Rapidly increasing electricity demand on the Eastside means it’s time for a major expansion of transmission lines, Puget Sound Energy announced Wednesday.
PSE expects that without installation of 230-kilovolt lines in the next few years — a project that could cost between $150 million and $290 million — demand could outpace the utility’s electric capacity by the end of 2017, increasing the chances of outages.
All 1.1 million of PSE’s customers will foot the bill for the expansion.
The project means neighborhoods in Bellevue, Redmond, Kirkland and Renton will need to hash out where 18 miles of new transmission lines should be installed between existing substations in Renton and Redmond. A path created from 16 proposed segments will be discussed at public meetings and open houses throughout 2014 to gather community input.
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In announcing the project, PSE called the Eastside the fastest-growing region in the state, with Bellevue’s central-district population expected to grow by 275 percent by 2040 and Renton’s population expected to grow by more than 36 percent in the same period.
“The challenge really is that our Eastside has gone from being bedroom communities to now being a major center of employment and some of the fastest-growing cities in the state,” said Andy Wappler, PSE vice president of corporate affairs. “Gradually, as it’s become an urban area, it’s outgrown this level of service.”
The new transmission lines, which will increase electricity capacity in the region for the first time since the 1960s, could be installed along the same corridor as the utility’s existing 115-kilovolt lines. Those lines run through Factoria, the east side of Glendale Country Club, Shadowwood and Trails End before reaching the Redmond substation.
But PSE is also considering a more western-lying route that would run lines mostly along King County’s Eastside Railroad Corridor and major streets next to Interstate 405 before cutting across Kirkland’s South Rose Hill neighborhood to the Redmond substation.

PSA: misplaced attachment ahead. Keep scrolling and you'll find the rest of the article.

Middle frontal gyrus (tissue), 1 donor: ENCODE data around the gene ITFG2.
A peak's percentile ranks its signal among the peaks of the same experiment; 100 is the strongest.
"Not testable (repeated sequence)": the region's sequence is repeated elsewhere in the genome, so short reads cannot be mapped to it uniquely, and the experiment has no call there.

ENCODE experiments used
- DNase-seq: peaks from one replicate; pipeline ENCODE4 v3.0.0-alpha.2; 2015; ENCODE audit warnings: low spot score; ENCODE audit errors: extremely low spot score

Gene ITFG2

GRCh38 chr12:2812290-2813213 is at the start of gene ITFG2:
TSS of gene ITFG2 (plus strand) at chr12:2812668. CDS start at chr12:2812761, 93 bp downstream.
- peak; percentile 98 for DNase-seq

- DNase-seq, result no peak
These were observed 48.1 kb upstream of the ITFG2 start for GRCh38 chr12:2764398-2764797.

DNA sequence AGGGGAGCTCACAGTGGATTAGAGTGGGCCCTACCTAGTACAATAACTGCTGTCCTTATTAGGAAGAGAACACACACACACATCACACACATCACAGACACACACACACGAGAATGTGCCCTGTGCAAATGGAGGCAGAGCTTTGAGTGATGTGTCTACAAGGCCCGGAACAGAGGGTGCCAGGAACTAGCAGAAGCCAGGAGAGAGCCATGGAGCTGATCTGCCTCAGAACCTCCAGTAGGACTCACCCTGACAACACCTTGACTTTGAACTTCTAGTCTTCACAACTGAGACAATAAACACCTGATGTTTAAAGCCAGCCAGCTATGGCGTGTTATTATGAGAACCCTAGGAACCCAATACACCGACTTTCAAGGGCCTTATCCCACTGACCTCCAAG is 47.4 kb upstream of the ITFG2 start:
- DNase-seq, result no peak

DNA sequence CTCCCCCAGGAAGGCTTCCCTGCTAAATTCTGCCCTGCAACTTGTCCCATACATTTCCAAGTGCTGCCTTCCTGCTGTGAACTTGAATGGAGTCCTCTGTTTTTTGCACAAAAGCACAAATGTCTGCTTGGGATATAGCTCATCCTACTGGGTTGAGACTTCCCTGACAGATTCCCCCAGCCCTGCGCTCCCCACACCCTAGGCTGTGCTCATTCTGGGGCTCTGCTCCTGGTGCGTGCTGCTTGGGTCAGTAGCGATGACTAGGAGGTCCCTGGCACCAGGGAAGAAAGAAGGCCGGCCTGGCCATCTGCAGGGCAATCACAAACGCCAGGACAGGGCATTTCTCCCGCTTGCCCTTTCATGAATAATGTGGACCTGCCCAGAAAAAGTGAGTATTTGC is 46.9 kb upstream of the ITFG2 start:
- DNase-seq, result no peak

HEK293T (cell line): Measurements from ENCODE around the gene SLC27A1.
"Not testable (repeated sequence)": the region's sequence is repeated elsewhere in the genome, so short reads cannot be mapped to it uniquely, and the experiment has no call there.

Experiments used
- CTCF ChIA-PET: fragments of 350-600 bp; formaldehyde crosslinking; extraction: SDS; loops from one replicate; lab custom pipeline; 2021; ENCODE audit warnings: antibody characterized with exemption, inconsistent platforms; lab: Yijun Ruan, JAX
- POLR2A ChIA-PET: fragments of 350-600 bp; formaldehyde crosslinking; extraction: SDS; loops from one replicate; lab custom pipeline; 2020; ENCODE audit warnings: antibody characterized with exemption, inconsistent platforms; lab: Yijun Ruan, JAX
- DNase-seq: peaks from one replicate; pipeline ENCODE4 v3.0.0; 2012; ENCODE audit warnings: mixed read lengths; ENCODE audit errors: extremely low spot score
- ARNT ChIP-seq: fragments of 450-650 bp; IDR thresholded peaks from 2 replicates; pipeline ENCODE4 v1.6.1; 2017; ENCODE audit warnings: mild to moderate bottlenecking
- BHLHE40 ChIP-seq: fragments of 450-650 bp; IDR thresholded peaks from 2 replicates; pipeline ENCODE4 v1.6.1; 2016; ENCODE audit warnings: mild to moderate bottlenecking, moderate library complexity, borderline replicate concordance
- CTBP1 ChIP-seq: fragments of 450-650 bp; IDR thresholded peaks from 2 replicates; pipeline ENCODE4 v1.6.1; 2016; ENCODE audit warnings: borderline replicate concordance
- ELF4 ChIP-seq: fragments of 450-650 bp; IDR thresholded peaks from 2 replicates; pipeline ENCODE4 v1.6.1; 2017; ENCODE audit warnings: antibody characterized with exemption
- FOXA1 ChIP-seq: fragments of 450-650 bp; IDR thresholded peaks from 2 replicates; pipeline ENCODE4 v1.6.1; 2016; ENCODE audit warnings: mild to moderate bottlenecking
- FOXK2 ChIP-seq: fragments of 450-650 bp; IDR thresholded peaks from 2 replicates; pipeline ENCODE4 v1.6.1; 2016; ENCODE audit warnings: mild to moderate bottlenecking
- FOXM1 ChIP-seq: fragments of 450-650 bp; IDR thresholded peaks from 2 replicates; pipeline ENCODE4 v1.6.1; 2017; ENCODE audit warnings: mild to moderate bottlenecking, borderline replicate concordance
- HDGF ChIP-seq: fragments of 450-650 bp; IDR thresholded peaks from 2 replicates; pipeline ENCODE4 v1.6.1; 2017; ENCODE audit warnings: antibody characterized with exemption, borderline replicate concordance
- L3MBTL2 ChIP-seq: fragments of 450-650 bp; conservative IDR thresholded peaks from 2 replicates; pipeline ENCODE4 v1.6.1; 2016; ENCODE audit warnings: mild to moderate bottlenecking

Three potential PSE-owned sites for one new substation in Bellevue include property just north of Interstate 90 near Sunset Park, and two others near Highway 520 near 116th Avenue Northeast and 136th Avenue Northeast.
Either way, Wappler says he expects that most if not all the 115-kilovolt lines will stay in place as a supplement or backup source of electricity.
Construction of the new lines is a couple of years away. Wappler said PSE in 2014 will focus on community input and establishing the route. Then it will seek permits for the chosen corridor.
PSE said it will also take into account the recommendation of a community advisory group of representatives from businesses, property developers, school districts, tribes, environmental organizations, local government, residential organizations and social-service organizations. That group is to meet for the first time on Jan. 22.
PSE, which announced the expansion plans along with a
website, www.energizeeastside.com, dedicated to the project, is encouraging people to send in their questions and concerns online.
Officials are sure to hear from Deirdre Johnson, president of the South Rose Hill/Bridle Trails Neighborhood Association in Kirkland. Johnson, who had heard nothing about the proposal until it was announced Wednesday, said she’s surprised anyone would think of running the lines near Rose Hill Elementary School and Holy Family Parish School.
The project’s website says homes, endangered species and safety hazards were considered in proposing where to place the lines. But Johnson is worried that schools weren’t one of the top things considered.
“I’m kind of concerned we didn’t get any notification. I’m wondering when they were going to tell us and who they have already told,” said Johnson, who doesn’t think the lines need to run through Kirkland at all. “This is going to come down to political clout.”
Johnson said she would like to see PSE use paths Seattle City Light already uses, but Wappler said that option was already considered and did not work for both utilities’ needs. PSE said running lines underground isn’t preferable because installation is more expensive and repairs are more difficult to make when problems arise.
PSE said the new 230-kilovolt lines do not produce a significant amount of noise because improvements over the years have minimized noise levels. Instead of installing the H-shaped wooden poles holding up Eastside transmission lines now, PSE will erect taller, single steel towers set farther apart to hold the new lines.
PSE expects to finish designs and permits for the corridor by the end of 2016 so it can start construction in 2017.
Alexa Vaughn: 206-464-2515 or firstname.lastname@example.org. On Twitter @AlexaVaughn.